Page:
Polish President Andrzej Duda's policies have raised hackles in the EU

Warsaw (AFP) - The future of Poland’s populist right-wing government hung in the balance Sunday as Poles voted in record numbers in round one of a tight presidential race that was delayed because of the coronavirus pandemic.

The frontrunner is incumbent Andrzej Duda, 48, who is seen as a key European ally by US President Donald Trump but whose policies have raised hackles in the European Union.

“This is a decisive time. A lot will really depend on this decision,” anti-communist icon Lech Walesa said as he cast his vote in the northern port of Gdansk wearing a transparent plastic visor over his face.

Walesa, who was elected Poland’s first democratic president after communism’s demise three decades ago, has been a trenchant critic of the current government.

- Record turnout -

Opinion polls indicate that Duda, backed by the governing Law and Justice (PiS) party, will fall short of a majority and there will need to be a run-off on July 12.

The Polish election was delayed from May because of the coronavirus pandemic

Warsaw Mayor Rafal Trzaskowski, a liberal from the Civic Platform (PO) opposition party who has promised to heal ties with Brussels, is predicted to be his rival in the second round.

Turnout was at a record high by 5:00 pm with almost 48 percent having voted compared to about 34 percent by the same time in the last presidential election in 2015, the national election commission said.

The campaign has been dominated by concerns over democracy and bread and butter economic issues as Poland faces its first recession since the end of communism because of the pandemic fallout.

- ‘For democracy’ -

Voters in masks were seen waiting in long socially distanced queues at polling stations across the country.

“I voted for Trzaskowski of course! Why? For democracy, the judiciary and respect for minorities,” said Joanna Ugniewska, 66, after casting her ballot at a polling station in a school in Warsaw city centre.

But in Tarnow in southern Poland, a stronghold for the PiS, Andrzej Guzik said he would be voting for Duda because of his consistent leadership.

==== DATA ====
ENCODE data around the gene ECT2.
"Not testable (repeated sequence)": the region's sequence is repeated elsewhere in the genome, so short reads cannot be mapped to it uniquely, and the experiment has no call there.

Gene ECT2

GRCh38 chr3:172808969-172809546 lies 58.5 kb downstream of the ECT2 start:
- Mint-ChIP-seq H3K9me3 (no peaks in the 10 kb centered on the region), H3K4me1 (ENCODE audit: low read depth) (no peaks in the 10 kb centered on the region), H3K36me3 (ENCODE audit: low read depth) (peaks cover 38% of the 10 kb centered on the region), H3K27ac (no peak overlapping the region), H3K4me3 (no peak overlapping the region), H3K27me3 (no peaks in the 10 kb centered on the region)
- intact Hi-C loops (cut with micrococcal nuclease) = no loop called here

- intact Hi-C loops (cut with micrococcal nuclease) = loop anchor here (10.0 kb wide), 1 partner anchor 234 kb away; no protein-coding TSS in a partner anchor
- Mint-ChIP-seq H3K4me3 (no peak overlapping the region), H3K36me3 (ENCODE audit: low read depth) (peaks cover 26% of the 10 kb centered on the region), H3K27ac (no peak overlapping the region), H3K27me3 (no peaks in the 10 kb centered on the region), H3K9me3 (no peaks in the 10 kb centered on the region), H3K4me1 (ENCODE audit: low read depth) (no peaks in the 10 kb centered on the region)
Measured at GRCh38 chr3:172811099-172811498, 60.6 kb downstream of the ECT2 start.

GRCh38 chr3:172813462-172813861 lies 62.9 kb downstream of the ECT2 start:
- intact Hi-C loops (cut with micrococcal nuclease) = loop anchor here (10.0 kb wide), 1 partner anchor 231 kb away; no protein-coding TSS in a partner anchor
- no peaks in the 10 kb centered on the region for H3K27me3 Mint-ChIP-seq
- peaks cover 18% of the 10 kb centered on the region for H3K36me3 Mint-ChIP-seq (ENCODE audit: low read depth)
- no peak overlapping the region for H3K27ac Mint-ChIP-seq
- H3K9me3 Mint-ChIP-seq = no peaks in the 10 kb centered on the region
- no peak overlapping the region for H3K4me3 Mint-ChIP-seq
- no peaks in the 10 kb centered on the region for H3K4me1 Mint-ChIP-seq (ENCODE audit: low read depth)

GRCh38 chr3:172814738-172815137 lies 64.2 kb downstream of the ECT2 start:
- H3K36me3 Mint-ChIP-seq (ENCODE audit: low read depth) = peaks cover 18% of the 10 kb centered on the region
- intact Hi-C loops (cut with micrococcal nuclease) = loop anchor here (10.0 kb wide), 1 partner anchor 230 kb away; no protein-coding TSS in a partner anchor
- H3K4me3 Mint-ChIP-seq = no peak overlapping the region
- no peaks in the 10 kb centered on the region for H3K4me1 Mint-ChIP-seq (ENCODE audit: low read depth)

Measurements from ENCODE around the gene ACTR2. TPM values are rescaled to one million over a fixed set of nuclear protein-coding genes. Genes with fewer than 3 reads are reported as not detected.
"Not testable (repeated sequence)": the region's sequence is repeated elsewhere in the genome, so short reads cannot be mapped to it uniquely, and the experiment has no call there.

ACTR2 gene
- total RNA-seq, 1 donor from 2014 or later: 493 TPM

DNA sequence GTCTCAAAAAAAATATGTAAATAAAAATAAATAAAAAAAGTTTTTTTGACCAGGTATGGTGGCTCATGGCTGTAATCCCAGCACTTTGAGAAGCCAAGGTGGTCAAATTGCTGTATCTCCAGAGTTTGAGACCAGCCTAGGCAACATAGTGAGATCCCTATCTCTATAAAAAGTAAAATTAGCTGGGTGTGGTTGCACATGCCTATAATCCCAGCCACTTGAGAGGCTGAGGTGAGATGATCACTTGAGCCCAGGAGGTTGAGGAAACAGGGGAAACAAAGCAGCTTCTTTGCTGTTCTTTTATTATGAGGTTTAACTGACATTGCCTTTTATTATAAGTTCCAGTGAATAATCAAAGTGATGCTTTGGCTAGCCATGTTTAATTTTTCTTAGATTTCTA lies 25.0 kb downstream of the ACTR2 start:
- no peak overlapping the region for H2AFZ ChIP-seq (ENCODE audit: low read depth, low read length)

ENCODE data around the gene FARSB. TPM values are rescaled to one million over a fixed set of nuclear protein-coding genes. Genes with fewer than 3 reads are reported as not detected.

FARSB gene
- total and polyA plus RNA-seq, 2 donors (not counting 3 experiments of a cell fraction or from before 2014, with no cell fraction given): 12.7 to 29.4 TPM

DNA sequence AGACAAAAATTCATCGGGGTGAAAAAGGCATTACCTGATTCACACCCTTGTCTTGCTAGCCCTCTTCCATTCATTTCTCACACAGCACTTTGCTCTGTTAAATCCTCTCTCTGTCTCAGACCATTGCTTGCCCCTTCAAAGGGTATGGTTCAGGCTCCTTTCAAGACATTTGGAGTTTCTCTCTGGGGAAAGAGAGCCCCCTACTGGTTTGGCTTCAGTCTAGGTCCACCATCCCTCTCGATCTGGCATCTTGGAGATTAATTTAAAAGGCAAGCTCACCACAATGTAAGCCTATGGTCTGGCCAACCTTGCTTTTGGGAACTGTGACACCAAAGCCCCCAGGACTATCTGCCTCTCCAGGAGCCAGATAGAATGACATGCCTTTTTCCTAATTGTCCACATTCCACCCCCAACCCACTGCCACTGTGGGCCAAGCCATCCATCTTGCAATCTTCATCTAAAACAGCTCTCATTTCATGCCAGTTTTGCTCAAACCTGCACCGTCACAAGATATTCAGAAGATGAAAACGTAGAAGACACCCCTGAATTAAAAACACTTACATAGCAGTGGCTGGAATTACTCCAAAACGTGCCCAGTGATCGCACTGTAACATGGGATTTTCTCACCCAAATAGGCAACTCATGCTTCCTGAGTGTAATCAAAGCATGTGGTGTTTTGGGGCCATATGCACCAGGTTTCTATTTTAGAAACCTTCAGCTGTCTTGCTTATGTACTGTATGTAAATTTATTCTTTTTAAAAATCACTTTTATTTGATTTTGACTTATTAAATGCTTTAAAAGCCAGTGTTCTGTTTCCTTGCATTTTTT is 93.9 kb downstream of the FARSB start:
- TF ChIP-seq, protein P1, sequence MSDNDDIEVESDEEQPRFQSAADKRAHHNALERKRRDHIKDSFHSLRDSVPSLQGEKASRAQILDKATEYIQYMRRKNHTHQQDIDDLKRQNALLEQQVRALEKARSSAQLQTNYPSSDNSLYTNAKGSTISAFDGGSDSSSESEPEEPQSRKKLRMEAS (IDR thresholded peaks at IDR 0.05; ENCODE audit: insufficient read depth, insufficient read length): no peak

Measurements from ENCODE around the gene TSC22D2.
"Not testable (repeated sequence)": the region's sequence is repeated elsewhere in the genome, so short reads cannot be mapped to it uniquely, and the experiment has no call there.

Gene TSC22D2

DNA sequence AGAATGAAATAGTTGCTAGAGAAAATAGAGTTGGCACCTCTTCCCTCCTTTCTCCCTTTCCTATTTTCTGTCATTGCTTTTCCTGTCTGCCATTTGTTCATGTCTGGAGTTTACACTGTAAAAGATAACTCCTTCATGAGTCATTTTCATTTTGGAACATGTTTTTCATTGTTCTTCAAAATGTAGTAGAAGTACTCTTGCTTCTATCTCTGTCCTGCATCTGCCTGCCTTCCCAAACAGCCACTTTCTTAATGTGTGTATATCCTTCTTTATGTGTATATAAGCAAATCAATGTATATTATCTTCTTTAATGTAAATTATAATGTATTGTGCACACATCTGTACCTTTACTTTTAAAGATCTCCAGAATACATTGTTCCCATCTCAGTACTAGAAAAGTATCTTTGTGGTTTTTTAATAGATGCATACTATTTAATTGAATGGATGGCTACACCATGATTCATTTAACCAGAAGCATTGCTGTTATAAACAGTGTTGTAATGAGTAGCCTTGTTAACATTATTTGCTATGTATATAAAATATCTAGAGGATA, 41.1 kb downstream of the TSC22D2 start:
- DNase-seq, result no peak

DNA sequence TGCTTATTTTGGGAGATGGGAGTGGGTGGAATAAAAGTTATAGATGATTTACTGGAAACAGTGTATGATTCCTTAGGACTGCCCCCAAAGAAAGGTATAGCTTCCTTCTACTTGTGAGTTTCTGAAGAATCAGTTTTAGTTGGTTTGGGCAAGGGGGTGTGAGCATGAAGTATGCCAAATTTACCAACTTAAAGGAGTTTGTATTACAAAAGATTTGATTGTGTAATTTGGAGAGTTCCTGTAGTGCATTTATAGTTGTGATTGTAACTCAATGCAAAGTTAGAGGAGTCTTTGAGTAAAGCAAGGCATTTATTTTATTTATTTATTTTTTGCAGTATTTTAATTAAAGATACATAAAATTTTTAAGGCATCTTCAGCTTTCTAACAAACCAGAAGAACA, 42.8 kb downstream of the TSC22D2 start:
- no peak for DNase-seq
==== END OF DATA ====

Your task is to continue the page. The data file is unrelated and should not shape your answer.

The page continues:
Warsaw Mayor Rafal Trzaskowski is predicted to face Duda in the run-off

“Personally I only see Duda as president,” said Guzik, 52, an employee at the PGNIG state gas company.

Inside the polling stations, officials wore masks and transparent visors and voters had to carry their own pens to lessen the risk of contagion.

Signs on the ground indicated safe distances where voters could stand and hand sanitiser was provided.

- Trump’s blessing -

Poland’s government has implemented popular social welfare payments in recent years but has also endorsed polarising legislation, especially judicial reforms.

Warsaw Mayor Rafal Trzaskowski is predicted to face Duda in the run-off

While the PiS insists the changes are needed to weed out judicial corruption, critics and the EU sees them as eroding judicial independence and democracy just three decades after Poland shed communism.

Trump has instead given Duda his blessing this week, inviting him to the White House on Wednesday as the first foreign leader to visit since the coronavirus pandemic began.

Originally scheduled for May, the ballot was postponed due to the pandemic and a new hybrid system of postal and conventional voting was in place on Sunday in a bid to stop the election from causing a spike in infections.

Official figures show more than 33,000 cases and more than 1,400 deaths in this EU country of 38 million people, although the real number is believed to be much higher.

During the campaign, Duda has echoed PiS attacks on LGBT+ rights and Western values.

Trzaskowski instead supports gay rights and says he is open to the idea of same-sex civil partnerships.

Campaigning with the slogan “Enough is Enough”, Trzaskowski has promised a different Poland, although many see his PO party as weak and ineffectual.

Polling stations will close at 9:00 pm (1900 GMT), with an exit poll expected as soon as voting ends.